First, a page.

I have a wolf hybrid; she is now three soon to be four on Christmas day.She is very gentl, aims to please, and loveable. I cant picture anyone mistreating these majestic animals. She is 86/14% 86 being wolf, and 14 being german shepard. Previous to this we had a 75/25^, and now have a 50/50 mixed with lab also.

  28. Anonymous says:

    I have been living with a pack of Arctic and Mexican Gray wolves. I love them like my own children. if you have never had one do not get one. Wonderful animals but the underlying instinct of wild aggression and testing Alpha behavior is very visible- and potentialy lethal.

  29. Anonymous says:

    Its important to remember these people ran a rescue. It was an effort to help these animals that others had acquired and no longer wanted. These people definitely knew the animal and did their best to help them. I do believe these people had the best of intentions and become overwhelmed. That is the case with many rescues. Always wanting to help just one more.

  30. I unfortunately don't live in USA or Canada, but live in Australia. My love for wolves began when I owned my beautiful Kathleen, who was an Alaskan Malamute and she was so much wolf with her gorgeous yellow eyes and beautiful red long fur, it is then I then started to read about wolves (and fall in love with them)) and found out where Malamutes came from. They are the closest dog to the wolf and I truly believe with all the killing off of them, that the government is allowing, if they can be adopted as family pets and raised with the knowledge of their heritage, then maybe, just maybe they will survive and be loved unconditionally. I also follow all the petitions for wolves and sign them, where the government is allowing them to be killed off cruelly in the hope that they will listen and allow these majestic animals to live in harmony. My wish is to one day come over and spend some time with the wolves and just love them to pieces. I send all my positive energy to these fantastic people who have saved these animals and wish them all the best in finding loving homes for them

  31. Anonymous says:

    In response to Felicia, I know these animals well and they were not being cared for appropriately. Your father was probably turned away because DBL never was technically open to the public since they didn't have the proper permitting. However, in the past, hikers were often given tours, and most offered donations, however, the owners knew change was coming and were probably more focused on protecting their turf by keeping strangers out. In general, it's a good idea to make contact with any rescue facility/sanctuary in advance of visiting because special permitting is required in order to receive visitors who become liabilities.

  32. Rebecca L says:

    I have rescued a wolf hybrid and had to give her up due to financial issues. I miss her. She was not happy except when I visited a friend and she could race and run to her hearts content. Some hybrids are more doggy and can be happy in human lives. Unless you live in a cabin on a mountain in the wilderness you have no business having a hybrid. They need to hunt and run through the woods to be happy. Or as sled dogs they can be happy. Wolves belong in the WILD where they can be FREE. Mixing them with a dog just makes a confused animal who is likely to be unhappy, because they don't know if they are dog or wolf. They need a pack to be happy of their own kind and be able to live in a pack situation not in kennels caged up or tied out on a lead. That is cruel and inhumane. A dog can adapt and be OK with it. A wolf hybrid or full blood cannot. You HAVE to be the Alpha at ALL times or you will get bitten and attacked as that is the Wolf way. They discipline weak individuals and dominate them with their fangs and other behaviors. Hybrids are Not good pets. Dogs are. We bred wolves for tameness and got dogs. Some breeds the wolf is kept strong like in the Husky breeds and German Shepherds. Because it was bred into the lineage early on. A Pomeranian is about as far as you can get from a gray wolf. Wolves are kind and loving creatures to their pack members and gentle with the offspring. Though sometimes they try to discipline our offspring as they do theirs and you have to be vigilant and train them otherwise. They belong in the Wild roaming free not in our homes and yards people.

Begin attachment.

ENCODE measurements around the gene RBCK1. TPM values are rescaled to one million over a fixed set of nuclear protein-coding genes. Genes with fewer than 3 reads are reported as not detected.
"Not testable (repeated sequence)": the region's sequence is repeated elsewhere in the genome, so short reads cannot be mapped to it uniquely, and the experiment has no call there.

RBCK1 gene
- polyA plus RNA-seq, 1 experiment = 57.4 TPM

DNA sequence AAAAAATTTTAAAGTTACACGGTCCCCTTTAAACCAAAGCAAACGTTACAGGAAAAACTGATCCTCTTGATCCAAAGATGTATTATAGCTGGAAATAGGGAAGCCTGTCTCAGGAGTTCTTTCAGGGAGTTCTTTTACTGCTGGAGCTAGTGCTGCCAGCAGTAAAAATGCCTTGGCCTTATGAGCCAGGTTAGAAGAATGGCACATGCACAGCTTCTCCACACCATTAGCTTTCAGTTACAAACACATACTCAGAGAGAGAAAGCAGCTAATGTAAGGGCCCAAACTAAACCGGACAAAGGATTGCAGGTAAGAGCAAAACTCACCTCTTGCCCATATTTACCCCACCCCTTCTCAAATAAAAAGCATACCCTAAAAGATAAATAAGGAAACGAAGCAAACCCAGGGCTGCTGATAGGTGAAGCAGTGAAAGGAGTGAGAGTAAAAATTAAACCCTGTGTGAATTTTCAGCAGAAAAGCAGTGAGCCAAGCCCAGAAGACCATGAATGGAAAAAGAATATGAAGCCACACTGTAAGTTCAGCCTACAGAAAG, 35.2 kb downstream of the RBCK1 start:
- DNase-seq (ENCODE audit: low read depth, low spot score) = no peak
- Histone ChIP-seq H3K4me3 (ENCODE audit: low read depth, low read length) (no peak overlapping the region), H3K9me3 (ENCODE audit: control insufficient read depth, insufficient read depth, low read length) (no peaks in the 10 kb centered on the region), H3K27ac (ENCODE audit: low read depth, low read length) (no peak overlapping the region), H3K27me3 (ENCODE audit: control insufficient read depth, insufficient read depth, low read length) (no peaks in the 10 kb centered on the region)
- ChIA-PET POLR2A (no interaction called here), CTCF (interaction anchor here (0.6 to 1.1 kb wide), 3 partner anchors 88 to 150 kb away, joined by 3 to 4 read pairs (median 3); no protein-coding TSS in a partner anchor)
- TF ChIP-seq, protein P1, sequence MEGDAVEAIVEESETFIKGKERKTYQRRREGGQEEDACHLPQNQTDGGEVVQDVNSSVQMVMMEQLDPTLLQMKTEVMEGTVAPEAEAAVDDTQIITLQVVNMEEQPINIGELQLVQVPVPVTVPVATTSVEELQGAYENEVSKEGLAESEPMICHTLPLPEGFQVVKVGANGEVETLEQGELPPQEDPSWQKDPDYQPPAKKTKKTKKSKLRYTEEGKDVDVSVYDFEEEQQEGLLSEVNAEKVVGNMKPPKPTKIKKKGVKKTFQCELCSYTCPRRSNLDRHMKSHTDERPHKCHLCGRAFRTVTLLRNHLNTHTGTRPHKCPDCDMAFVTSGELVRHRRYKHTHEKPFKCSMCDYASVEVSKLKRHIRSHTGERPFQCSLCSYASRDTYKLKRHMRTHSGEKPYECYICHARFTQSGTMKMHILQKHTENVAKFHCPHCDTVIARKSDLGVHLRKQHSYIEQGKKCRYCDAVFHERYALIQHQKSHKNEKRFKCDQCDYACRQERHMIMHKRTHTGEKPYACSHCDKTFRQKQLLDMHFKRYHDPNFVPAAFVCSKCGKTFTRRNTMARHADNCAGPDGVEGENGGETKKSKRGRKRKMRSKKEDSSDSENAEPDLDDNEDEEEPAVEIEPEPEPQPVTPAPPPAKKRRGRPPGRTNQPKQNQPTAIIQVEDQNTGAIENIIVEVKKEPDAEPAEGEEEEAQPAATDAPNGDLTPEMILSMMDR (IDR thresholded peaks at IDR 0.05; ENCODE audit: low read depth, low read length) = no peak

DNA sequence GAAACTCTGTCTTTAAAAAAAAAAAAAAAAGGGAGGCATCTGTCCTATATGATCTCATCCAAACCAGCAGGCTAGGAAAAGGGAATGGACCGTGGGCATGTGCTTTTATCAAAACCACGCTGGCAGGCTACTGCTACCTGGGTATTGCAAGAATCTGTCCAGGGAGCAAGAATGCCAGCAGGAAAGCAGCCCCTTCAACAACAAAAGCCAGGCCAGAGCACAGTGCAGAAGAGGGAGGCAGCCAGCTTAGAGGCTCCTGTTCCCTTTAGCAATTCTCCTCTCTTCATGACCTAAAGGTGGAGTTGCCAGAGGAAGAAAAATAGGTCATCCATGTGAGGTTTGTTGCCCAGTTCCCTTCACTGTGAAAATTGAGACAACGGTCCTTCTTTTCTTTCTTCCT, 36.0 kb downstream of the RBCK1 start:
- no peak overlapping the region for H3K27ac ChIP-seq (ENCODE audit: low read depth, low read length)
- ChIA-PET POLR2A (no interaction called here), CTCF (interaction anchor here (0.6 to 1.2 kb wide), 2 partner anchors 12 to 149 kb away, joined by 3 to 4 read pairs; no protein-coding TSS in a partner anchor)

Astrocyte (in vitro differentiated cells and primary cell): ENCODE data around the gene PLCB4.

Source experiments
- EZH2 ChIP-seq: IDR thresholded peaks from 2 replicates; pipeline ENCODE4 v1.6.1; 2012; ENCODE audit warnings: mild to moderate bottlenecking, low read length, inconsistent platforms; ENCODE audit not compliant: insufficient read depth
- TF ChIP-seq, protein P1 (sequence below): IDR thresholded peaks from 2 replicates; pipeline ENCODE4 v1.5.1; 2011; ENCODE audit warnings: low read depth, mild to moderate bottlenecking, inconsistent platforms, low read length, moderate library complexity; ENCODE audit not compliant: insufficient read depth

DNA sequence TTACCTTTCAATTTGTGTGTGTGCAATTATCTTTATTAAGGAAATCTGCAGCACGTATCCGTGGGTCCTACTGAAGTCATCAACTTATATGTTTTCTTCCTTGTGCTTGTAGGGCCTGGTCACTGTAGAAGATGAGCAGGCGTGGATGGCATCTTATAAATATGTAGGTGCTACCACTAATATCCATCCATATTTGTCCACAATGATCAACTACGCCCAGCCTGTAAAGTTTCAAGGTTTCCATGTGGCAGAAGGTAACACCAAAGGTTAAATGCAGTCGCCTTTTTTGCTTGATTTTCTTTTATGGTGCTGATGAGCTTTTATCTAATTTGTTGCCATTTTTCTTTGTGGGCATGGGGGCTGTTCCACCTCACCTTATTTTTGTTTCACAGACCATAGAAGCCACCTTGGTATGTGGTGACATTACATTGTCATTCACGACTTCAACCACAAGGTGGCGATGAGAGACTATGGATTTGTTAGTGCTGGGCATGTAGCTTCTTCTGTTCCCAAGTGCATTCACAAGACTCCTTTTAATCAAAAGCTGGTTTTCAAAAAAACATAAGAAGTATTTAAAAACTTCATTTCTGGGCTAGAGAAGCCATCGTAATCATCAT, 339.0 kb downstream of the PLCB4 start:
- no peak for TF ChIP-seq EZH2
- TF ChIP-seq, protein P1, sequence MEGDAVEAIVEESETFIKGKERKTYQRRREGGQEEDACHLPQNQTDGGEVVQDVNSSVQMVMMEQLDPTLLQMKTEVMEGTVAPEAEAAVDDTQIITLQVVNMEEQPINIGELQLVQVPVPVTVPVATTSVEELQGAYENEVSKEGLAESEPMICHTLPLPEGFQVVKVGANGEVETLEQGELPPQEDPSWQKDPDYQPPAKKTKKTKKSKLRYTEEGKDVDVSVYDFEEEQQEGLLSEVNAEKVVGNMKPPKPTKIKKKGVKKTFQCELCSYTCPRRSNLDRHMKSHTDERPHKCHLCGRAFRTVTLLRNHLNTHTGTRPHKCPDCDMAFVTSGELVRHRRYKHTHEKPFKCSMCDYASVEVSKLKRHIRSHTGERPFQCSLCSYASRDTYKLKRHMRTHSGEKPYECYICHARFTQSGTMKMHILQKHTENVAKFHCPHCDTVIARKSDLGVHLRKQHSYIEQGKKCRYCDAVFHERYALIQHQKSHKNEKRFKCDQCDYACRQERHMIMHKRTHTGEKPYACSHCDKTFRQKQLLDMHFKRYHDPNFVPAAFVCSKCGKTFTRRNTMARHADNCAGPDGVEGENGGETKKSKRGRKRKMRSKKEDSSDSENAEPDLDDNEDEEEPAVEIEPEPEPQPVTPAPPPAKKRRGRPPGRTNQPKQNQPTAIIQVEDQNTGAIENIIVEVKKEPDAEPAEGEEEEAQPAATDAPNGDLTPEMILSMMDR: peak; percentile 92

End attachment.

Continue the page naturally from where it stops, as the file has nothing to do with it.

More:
33. Anonymous says:

    Several years ago we adopted a hybrid from the local shelter...papers stated a shepherd husky mix...but we know where he came from and who is initial owner was ...with his build and characteristics there is no doubt about his DNA....biggest loverboy ever....only one scuffle with the other dog over a rawhide and nothing since....all this big boy ever wanted was a hug and a soft bed!!!

  34. Anonymous says:

    I just lost my wolf hybrid last fall, to cancer. She was almost twelve years old, I got her when she was seven weeks old. She was the most loving, beautiful animal I have ever had, and everyone who met her agreed. She did not belong "in the wild". She belonged where she was, with me!

  35. Anonymous says:

    I raised a wolf hybrid since a puppy. She was a rescue. She is nine years old now. A hardy breed to be sure. Very loyal and devoted. I admit I was scared at first to rescue her because of all the stories I heard, but she has been the sweetest furbaby. Yes, she went through her destructive adolescent stage -- loved to tear up pillows for some reason, but we got through it. I have learned so much from her to. Just remember, if you ever get one, it is for life. You must be committed. They don't easily rehome once bonded with someone.